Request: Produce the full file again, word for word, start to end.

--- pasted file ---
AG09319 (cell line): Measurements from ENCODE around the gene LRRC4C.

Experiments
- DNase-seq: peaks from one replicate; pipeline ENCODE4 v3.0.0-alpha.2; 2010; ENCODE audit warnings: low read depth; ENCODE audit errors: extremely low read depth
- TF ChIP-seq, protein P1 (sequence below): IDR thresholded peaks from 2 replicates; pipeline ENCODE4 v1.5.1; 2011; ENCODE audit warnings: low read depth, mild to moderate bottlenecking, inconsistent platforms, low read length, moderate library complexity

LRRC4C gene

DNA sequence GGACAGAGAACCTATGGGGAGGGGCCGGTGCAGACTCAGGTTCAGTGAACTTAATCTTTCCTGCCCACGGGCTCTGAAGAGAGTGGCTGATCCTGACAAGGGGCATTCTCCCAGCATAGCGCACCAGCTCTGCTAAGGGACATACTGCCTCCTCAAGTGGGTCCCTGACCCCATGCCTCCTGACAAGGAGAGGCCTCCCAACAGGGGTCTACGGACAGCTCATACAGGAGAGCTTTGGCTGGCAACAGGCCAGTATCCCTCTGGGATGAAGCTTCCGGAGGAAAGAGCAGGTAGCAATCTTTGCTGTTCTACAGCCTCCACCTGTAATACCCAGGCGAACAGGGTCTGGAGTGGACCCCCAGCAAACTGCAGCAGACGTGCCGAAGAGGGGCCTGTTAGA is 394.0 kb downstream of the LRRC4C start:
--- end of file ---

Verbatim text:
AG09319 (cell line): Measurements from ENCODE around the gene LRRC4C.

Experiments
- DNase-seq: peaks from one replicate; pipeline ENCODE4 v3.0.0-alpha.2; 2010; ENCODE audit warnings: low read depth; ENCODE audit errors: extremely low read depth
- TF ChIP-seq, protein P1 (sequence below): IDR thresholded peaks from 2 replicates; pipeline ENCODE4 v1.5.1; 2011; ENCODE audit warnings: low read depth, mild to moderate bottlenecking, inconsistent platforms, low read length, moderate library complexity

LRRC4C gene

DNA sequence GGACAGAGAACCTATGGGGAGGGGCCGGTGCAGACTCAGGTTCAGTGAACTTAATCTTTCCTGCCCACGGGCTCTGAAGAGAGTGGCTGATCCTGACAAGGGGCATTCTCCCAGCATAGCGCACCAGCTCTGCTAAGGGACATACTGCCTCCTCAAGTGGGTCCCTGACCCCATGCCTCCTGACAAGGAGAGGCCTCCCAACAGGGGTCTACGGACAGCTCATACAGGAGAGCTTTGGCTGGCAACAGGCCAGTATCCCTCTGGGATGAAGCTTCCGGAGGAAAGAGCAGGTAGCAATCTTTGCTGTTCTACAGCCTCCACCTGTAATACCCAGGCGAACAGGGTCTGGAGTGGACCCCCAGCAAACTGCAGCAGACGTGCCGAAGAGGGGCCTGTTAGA is 394.0 kb downstream of the LRRC4C start: